A good introduction to water issues, and one that focuses not just on privatisation issues or concerns over depleted resources, but looks as well at the "other" water wars--- the struggle to preserve places like the Netherlands and Venice, and that looks at irrigation projects not just as a priorienvironmental sins, but as efforts, even if misguided or badly done, to feed populations and sustain life. Rather light on technical or scientific background, but a balanced general introduction.

    Halfway through this book, I was pissed because 95% of it up to that point was an ode to the genius and hubris of the engineers who have had the chutzpah to build the world's biggest dams, thinking that they knew enough to control the waters of the world in an effort to prevent drought or flood to to enrich farmers. Thankfully, after that point the author started to admint that this hubris was wrong, that engineers failed to take into account the effects on the entire ecosystem, and that our wor [...]

    It was interesting to read this book right after 'Pillar of sand." There are lots of over-lapping ideas. This book is rather general and would have been improved with some maps and graphics. There is a lot of information about a large variety of water issues in the world. However, I think the title is pretty misleading - it just talks about issues and how people are working (or not) on solving the issues. I felt more like this book was a series of anecdotes of issues around the word than a cohes [...]

    More about water but the interesting thing, at least for me, is that Ms Ward did not rehash many of the well know battles - Cochabamba, bottled water, French multi-nationals, etc. The stories are all too familiar for people who follow water issues - poor planning, dams and water projects that do more harm than good, and flooding. Talking with experts and "normal" people alike make this book very readable and for those not immersed in the subject.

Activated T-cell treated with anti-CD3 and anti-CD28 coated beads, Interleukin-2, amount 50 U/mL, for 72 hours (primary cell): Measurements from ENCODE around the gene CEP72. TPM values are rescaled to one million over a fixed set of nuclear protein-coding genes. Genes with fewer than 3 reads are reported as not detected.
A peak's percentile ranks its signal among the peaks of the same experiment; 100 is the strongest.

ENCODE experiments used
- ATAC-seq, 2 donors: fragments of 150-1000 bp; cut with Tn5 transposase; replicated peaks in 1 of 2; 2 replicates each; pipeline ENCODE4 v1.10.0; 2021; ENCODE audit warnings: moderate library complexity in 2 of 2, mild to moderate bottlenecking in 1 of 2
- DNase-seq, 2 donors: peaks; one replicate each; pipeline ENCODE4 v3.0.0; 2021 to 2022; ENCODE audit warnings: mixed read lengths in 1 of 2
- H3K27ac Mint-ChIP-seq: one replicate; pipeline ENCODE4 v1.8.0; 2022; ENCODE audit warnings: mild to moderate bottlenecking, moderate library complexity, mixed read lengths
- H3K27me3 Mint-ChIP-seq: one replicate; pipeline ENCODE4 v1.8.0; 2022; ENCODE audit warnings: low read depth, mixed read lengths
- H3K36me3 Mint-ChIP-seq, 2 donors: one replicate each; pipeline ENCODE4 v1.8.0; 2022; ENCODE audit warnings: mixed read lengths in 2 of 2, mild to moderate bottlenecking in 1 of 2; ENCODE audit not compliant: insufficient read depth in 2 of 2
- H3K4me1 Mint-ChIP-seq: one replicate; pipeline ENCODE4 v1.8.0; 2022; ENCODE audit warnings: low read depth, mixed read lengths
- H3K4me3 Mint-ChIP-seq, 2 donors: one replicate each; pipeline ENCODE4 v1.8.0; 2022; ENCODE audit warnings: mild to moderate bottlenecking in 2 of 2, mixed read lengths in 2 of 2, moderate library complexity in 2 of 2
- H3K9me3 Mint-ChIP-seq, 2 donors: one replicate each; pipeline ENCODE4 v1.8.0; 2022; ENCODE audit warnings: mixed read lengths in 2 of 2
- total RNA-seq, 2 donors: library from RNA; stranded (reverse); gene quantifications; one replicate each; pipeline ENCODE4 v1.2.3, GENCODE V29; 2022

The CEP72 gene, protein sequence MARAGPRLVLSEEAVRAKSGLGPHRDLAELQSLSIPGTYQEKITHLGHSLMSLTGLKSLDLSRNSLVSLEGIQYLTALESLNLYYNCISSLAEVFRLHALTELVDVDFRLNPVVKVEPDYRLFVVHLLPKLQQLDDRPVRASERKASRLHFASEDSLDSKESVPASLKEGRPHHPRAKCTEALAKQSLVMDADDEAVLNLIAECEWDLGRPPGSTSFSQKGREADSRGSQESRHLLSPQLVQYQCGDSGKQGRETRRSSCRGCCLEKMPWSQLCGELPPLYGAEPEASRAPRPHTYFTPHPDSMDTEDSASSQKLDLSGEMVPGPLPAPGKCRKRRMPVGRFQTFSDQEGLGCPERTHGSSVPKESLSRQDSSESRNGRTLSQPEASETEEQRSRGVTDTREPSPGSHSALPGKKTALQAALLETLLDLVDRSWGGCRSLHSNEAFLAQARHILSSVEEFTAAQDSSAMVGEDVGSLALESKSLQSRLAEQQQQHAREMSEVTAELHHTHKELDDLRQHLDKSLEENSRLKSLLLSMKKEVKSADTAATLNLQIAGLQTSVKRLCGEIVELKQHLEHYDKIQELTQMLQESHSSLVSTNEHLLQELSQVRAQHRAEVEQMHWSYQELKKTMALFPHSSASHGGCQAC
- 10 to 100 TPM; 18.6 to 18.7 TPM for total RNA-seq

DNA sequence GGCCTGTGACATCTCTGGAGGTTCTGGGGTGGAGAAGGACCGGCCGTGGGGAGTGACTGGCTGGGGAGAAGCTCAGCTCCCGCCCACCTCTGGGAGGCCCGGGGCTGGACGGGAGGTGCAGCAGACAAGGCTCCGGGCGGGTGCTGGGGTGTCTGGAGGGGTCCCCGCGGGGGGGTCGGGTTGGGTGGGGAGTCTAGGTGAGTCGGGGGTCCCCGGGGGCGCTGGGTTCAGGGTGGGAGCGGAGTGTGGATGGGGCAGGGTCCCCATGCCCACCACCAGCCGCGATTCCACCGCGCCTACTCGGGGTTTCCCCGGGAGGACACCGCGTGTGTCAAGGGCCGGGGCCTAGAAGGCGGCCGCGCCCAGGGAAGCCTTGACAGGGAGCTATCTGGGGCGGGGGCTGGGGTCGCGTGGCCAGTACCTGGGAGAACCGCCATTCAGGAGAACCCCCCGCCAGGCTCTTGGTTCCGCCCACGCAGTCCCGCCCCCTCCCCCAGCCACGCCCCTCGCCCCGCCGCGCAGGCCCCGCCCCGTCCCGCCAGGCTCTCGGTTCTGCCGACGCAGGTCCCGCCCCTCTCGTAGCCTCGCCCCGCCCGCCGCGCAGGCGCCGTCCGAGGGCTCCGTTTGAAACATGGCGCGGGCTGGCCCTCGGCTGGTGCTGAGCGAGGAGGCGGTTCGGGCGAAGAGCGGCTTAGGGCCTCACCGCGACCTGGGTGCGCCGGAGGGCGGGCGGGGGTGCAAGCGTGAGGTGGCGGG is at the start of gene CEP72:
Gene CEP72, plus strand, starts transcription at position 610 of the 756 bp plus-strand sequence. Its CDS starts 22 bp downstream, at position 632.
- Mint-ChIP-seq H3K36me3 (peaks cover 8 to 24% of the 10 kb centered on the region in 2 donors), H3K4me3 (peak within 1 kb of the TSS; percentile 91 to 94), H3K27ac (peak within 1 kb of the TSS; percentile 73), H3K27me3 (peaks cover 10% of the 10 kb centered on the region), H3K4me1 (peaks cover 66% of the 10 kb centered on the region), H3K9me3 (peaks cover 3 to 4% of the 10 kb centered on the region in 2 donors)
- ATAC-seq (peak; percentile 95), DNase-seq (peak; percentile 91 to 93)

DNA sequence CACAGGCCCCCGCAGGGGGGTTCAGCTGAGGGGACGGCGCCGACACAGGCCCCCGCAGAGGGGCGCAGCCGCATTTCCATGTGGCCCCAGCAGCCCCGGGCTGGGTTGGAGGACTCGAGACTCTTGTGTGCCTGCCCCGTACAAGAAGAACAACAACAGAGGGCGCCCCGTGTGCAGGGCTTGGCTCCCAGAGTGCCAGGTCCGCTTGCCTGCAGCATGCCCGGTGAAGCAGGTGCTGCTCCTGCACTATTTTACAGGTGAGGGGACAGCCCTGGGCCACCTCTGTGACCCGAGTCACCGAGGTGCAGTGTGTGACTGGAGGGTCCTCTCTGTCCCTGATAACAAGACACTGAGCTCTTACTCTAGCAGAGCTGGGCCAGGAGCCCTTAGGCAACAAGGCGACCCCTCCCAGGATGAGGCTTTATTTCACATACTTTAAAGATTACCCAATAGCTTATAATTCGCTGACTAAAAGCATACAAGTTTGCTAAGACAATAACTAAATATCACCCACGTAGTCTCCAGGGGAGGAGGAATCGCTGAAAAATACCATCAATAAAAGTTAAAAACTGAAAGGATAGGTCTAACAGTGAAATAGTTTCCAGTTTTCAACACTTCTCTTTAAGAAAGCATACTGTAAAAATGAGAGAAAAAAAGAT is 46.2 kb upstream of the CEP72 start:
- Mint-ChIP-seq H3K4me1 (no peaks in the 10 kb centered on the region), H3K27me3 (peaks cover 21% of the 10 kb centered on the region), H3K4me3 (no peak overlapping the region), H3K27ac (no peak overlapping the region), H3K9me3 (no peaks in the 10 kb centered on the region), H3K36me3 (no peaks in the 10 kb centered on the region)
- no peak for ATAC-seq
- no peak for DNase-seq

I’m very glad I read this. While I felt I knew a little bit about what was going on with water in the world, the recent drought in California drew me to pick up this book. Wow. There is so much I didn’t know about water and it’s role in the world. From writing about drought in California, to dams in India, to flooding in Bangladesh, the author opened my eyes to both what is going on and what questions and issues need to be thought about in responding to these concerns.

    A quite interesting and well-written piece of nonfiction, I read this before the global warming thing really came to be in focus. Much of the information presented here about the use of water for energy amazed me, as well as the depressing facts about how much coal is still used in the world. Of course, it might be different to read it post-Inconvenient Truth- now that people talk about these things all of the time.

    Interesting to learn about the water conflicts that are plaguing the modern world. I first started reading this book in 2004 but finally picked it up again in 2009's a little outdated now in the context of global warming and such, but still worth your time.

    A wide overview of how humans have shaped Earth's waterways. While trying to make life better for humans, though, we have made a mess of the Earth's natural systems.

    Good read~living in the Great Lakes this is informative. Also read National Geographic's Water - a Thirsty World. Will make you think again